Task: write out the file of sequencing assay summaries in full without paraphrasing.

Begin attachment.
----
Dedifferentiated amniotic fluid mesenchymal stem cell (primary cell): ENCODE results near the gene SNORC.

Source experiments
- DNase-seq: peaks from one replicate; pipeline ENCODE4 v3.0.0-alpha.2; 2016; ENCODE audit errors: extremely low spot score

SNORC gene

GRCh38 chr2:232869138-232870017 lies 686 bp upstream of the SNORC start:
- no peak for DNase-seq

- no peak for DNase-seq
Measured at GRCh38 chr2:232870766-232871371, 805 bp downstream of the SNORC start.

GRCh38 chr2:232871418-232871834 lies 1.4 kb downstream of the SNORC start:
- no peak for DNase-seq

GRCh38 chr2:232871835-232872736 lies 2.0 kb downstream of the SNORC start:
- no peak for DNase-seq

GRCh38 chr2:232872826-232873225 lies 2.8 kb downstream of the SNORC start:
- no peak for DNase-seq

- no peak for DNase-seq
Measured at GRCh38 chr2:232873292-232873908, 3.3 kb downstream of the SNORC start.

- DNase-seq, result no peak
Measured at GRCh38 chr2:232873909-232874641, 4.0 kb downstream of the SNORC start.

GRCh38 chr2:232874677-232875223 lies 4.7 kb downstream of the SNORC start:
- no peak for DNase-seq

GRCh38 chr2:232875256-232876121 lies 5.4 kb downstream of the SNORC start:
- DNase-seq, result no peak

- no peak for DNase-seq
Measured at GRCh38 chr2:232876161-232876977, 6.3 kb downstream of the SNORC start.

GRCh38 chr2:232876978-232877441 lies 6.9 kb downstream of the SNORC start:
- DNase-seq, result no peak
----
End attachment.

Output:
Dedifferentiated amniotic fluid mesenchymal stem cell (primary cell): ENCODE results near the gene SNORC.

Source experiments
- DNase-seq: peaks from one replicate; pipeline ENCODE4 v3.0.0-alpha.2; 2016; ENCODE audit errors: extremely low spot score

SNORC gene

GRCh38 chr2:232869138-232870017 lies 686 bp upstream of the SNORC start:
- no peak for DNase-seq

- no peak for DNase-seq
Measured at GRCh38 chr2:232870766-232871371, 805 bp downstream of the SNORC start.

GRCh38 chr2:232871418-232871834 lies 1.4 kb downstream of the SNORC start:
- no peak for DNase-seq

GRCh38 chr2:232871835-232872736 lies 2.0 kb downstream of the SNORC start:
- no peak for DNase-seq

GRCh38 chr2:232872826-232873225 lies 2.8 kb downstream of the SNORC start:
- no peak for DNase-seq

- no peak for DNase-seq
Measured at GRCh38 chr2:232873292-232873908, 3.3 kb downstream of the SNORC start.

- DNase-seq, result no peak
Measured at GRCh38 chr2:232873909-232874641, 4.0 kb downstream of the SNORC start.

GRCh38 chr2:232874677-232875223 lies 4.7 kb downstream of the SNORC start:
- no peak for DNase-seq

GRCh38 chr2:232875256-232876121 lies 5.4 kb downstream of the SNORC start:
- DNase-seq, result no peak

- no peak for DNase-seq
Measured at GRCh38 chr2:232876161-232876977, 6.3 kb downstream of the SNORC start.

GRCh38 chr2:232876978-232877441 lies 6.9 kb downstream of the SNORC start:
- DNase-seq, result no peak